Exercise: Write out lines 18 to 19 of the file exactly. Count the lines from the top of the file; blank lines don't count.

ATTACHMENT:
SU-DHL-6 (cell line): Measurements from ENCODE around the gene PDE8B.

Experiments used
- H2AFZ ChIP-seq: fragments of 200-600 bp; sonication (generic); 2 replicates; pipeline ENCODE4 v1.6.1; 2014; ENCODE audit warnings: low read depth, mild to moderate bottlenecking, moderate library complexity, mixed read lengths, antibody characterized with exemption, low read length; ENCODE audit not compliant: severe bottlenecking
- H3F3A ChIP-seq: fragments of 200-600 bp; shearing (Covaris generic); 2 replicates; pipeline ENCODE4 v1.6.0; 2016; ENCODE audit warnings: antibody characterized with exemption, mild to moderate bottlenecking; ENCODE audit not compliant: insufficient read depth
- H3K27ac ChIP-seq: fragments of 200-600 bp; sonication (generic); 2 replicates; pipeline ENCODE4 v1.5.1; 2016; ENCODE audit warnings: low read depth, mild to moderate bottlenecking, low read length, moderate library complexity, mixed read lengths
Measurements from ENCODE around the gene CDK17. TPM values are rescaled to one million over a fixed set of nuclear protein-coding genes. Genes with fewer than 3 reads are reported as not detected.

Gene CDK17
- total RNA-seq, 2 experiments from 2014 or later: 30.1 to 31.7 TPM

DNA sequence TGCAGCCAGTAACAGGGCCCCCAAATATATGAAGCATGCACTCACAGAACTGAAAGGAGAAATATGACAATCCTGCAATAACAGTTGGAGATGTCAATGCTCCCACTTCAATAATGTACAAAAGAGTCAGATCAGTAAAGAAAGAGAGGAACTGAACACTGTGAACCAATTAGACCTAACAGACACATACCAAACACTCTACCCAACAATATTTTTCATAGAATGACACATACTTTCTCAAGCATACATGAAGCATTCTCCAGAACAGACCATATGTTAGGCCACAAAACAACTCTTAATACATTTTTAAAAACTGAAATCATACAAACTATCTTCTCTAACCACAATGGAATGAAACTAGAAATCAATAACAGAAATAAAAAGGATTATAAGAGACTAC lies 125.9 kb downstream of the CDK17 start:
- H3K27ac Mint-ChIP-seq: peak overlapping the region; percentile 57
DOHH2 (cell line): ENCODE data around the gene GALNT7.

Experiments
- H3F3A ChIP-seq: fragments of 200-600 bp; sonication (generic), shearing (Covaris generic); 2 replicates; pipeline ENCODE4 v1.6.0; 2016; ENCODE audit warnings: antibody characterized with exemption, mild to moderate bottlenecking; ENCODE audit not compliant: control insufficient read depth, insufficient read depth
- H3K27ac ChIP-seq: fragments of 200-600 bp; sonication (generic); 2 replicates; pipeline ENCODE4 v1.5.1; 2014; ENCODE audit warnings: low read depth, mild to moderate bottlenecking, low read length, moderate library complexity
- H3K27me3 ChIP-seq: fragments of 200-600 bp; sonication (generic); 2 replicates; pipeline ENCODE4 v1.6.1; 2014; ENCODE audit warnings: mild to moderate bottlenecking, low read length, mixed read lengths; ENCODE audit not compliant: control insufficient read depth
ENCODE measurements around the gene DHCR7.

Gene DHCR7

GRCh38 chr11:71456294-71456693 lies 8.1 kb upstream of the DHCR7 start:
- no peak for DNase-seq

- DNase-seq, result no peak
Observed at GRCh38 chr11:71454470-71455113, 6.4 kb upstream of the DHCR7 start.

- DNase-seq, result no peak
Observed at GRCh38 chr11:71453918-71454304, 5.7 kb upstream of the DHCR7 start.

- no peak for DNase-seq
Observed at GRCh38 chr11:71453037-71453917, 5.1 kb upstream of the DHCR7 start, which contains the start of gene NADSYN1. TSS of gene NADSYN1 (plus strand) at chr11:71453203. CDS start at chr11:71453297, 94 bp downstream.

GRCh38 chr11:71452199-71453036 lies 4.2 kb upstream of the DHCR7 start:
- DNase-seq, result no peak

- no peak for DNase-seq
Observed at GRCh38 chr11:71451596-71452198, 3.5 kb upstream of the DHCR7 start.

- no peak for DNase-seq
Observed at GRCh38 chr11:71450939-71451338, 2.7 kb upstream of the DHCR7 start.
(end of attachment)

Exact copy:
GRCh38 chr11:71456294-71456693 lies 8.1 kb upstream of the DHCR7 start:
- no peak for DNase-seq